View from Room 1804 of the Four Seasons Hotel, Houston, Texas at about 5:30 p.m. Friday, February 20, 2009.
Well, the Mom 2.0 Summit is over, and since I was given the great honour of speaking with Guy Kawasaki as part of the keynote conversation, I feel obligated to publish my thoughts on the entire conference. Before I begin, however, I feel the need to fully disclose that one of the organizers, Laura Mayes, is a good friend. Despite this relationship, however, I'll try to be as completely honest about my impressions of the conference as possible.
This was the first year that the conference was held, and in my opinion, they hit it out of the park. I suspected that the conference was going to be a success because of the people that were chosen to lead the panels and other discussions, but even so, it frankly exceeded my expectations. The hotel, the Four Seasons, lived up to its reputation: the staff was incredibly helpful, food was plentiful, and they really worked hard to cater to everyone's comfort. The conference staff were also so helpful and efficient, and the entire conference went, in my opinion, without a hitch.
But you know what I was most proud of? Houston.
Houston Mayor Bill White was supposed to open the conference, but was unexpectedly called away by President Obama (and as much as I enjoyed the conference and its purpose, it's sort of hard to fault Mayor White for choosing the President over the conference!). But since he didn't come, you know who stepped in to fill his shoes? His lovely wife, Andrea. She was so friendly, and complimentary and approachable, and it was a lovely warm welcome to Houston for everyone who had come in from out of town (a considerable percentage). Over and over I kept hearing "Gosh, I really love this city!" from various attendees, and I found myself somewhat surprised and very pleased as a result. Everyone truly seemed to enjoy all the venues that had been booked for the entire duration, and it felt like the city put its best foot forward. While I've never hated Houston, I've also never been a huge fan -- and yet, my experience this weekend has really helped to change my outlook on my adopted city.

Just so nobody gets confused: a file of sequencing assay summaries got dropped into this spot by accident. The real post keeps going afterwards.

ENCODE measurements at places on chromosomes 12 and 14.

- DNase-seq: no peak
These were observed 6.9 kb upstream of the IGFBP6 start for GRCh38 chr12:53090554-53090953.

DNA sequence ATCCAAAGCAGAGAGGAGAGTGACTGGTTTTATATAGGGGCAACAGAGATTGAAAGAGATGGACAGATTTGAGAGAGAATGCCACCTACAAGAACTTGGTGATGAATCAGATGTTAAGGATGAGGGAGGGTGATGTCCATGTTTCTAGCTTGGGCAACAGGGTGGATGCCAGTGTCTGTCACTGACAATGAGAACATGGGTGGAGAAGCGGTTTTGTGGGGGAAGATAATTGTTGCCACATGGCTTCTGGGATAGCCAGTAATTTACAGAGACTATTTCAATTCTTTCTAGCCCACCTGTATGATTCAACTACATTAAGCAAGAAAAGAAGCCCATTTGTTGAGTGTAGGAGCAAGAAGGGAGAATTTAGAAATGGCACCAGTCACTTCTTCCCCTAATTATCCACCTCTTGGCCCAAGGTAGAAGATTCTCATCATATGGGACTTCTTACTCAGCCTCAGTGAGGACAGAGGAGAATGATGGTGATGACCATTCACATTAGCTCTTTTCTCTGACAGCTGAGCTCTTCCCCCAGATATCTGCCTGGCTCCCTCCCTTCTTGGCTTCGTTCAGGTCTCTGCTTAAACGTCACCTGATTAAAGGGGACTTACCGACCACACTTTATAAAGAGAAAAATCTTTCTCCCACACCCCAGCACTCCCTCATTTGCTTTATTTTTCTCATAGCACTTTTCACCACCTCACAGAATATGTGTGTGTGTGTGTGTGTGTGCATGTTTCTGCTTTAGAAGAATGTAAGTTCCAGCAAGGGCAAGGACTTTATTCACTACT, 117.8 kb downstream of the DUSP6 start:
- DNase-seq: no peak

Happily, the conference is scheduled to go forth again next year, so I eagerly look forward to getting more information on dates and registration. My one fear? That the success of this conference will motivate the organizers to make it bigger next year -- and I really hope they don't. I think the reason this conference worked so well (besides the hard behind-the-scenes efforts of the organizers, and the friendly, informative nature of the speakers), is because the conference was SMALL -- it was easy to get to talk to the speakers, to speak to all the attendees, and as my friend Monica said, "you were just as likely to attend a speaker's session, and then have that speaker sitting next to you at the following session!" It was a wonderfully accessible conference.
So that's my take on it -- and for those of you who made a point of introducing yourselves to me, and who I had the opportunity to meet, thanks so much for reaching out, and it was truly a pleasure meeting every one of you. And I hope to meet even more of you next year!
(I didn't get to take nearly as many photographs as I would've liked, but for what it's worth, the ones I did take can be found here.)
Update: Just noticed that today is officially my 5th anniversary blogging (my very very first blog entry ever can be found here. Happy Chookooloonks birthday!). I think I'll have to do something tomorrow to celebrate. Stay tuned.